Lyle Deceased.PNG
"Looks like a pile of rags..."

This article or section is in need of one or more images, or the image(s) used is/are not of a satisfactory quality.
You can help Wikitroid by adding a preexisting image or by uploading a new one.

M1 Zebetite.png

Zebetite, spelled as Zeebetite in early media, is a powerful regenerative ore-like material located mostly in Tourian. They are featured in Metroid, Super Metroid, and Metroid: Zero Mission.


Within the games, Zebetites are presented as transparent cylinder-shaped canisters held from the top and bottom by metal pipes from the surrounding environment. Their contents however are difficult to determine and differ in each appearance, including in official artwork.

A Zebetite is invulnerable to all of Samus' weapons except for Missiles and Super Missiles and requires a significant amount of ammo to destroy. Despite its glass-like surface, it will neither crack nor shatter when harmed but instead diminish in thickness until it collapses into itself. If Samus damages it without completely destroying it within a short time span, the Zebetite will trigger its regenerative ability and gradually thicken to its original state, which will force her to use up more of her ammunition.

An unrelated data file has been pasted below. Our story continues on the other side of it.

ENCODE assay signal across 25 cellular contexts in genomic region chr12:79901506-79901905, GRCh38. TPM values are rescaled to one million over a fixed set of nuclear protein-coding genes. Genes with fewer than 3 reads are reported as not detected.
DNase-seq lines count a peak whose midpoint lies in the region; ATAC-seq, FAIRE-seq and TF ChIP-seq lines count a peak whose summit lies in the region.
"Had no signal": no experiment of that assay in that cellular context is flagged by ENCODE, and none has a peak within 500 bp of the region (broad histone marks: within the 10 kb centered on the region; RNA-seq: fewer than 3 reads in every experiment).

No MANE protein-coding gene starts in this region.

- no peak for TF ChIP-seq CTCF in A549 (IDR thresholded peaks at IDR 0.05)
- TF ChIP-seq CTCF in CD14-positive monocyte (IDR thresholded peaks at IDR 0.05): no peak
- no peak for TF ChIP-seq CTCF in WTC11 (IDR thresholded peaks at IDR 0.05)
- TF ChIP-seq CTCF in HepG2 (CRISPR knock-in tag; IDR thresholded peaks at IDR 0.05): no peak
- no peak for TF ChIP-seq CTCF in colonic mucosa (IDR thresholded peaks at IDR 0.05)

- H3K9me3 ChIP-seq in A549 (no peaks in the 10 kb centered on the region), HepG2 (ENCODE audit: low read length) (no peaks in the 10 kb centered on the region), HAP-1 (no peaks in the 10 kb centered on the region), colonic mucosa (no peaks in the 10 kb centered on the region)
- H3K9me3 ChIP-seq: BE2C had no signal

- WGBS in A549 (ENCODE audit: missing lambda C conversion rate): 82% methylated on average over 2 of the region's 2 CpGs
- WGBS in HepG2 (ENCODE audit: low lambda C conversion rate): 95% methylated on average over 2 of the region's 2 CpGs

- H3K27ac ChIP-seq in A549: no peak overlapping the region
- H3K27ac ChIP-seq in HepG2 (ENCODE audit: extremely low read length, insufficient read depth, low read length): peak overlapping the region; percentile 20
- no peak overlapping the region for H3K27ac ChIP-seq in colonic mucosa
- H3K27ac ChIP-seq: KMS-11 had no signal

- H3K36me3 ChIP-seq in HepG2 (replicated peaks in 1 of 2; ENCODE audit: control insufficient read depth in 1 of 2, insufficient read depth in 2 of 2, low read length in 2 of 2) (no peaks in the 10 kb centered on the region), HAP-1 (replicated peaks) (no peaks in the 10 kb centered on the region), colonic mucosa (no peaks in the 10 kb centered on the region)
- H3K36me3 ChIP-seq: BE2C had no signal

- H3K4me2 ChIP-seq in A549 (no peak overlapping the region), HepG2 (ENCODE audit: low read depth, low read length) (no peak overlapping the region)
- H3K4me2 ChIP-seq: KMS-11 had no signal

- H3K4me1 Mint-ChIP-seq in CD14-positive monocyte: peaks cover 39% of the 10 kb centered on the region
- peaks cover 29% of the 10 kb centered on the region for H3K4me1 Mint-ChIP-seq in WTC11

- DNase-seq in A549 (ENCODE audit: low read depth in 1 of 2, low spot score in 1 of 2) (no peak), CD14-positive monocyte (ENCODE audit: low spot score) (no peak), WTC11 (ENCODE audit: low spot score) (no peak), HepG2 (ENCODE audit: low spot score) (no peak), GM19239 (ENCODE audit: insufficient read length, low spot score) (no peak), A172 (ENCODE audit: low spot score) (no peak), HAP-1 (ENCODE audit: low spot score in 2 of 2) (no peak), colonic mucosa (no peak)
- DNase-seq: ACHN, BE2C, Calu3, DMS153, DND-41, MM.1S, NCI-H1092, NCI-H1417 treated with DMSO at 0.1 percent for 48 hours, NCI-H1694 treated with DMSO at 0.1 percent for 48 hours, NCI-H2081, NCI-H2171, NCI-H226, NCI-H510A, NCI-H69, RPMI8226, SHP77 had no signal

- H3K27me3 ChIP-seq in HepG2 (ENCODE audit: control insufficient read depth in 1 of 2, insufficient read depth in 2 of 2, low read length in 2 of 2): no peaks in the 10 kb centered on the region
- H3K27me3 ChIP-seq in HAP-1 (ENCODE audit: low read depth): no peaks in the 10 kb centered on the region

Zebetites are stated to be an energy source for Mother Brain and therefore function as her life support system. They also serve as barriers due to their placement in the Zebesian Command Center; they physically impede Samus from reaching Mother Brain in every game they are featured in. The Zebetites' regenerative ability combined with the nearby Cannons and Rinkas that can interrupt Samus' missile barrages, make them an excellent defense system for the Space Pirate leader. Curiously, destroying the Zebetites does not seem to have any direct impact on Mother Brain despite being described as vital to her health.

In the Metroid manga, the Zebetites are shown as transparent, static walls with seemingly no material inside. They are dropped from the ceiling at will by Mother Brain whenever she's attacked. She states that they can deflect particles, rendering Samus' Power Beam useless.



A total of five Zeebetites are featured in the original game and are all exclusively found in Mother Brain's room. Inside them are red unknown masses stacked vertically, each with small red branches stretching out to the inner surface of the cylinder. Their American artwork shows each of these masses are sealed within smaller cylinders uniformly placed atop one another. The Japanese artwork presents the inner material as floating flame-like energy spheres loosely linked to each other.

Super Metroid[]

The insides of a Zebetite resemble glowing, artery-like threads tangled around each other. Zebetites are far more numerous in this game and are seen throughout the later half of Tourian. There are seven within Mother Brain's chamber: four can be destroyed while the other three are in the structure directly below her and are invulnerable to all damage. All Zebetites outside of her room are placed behind walls, floors and ceilings and cannot be directly interacted with.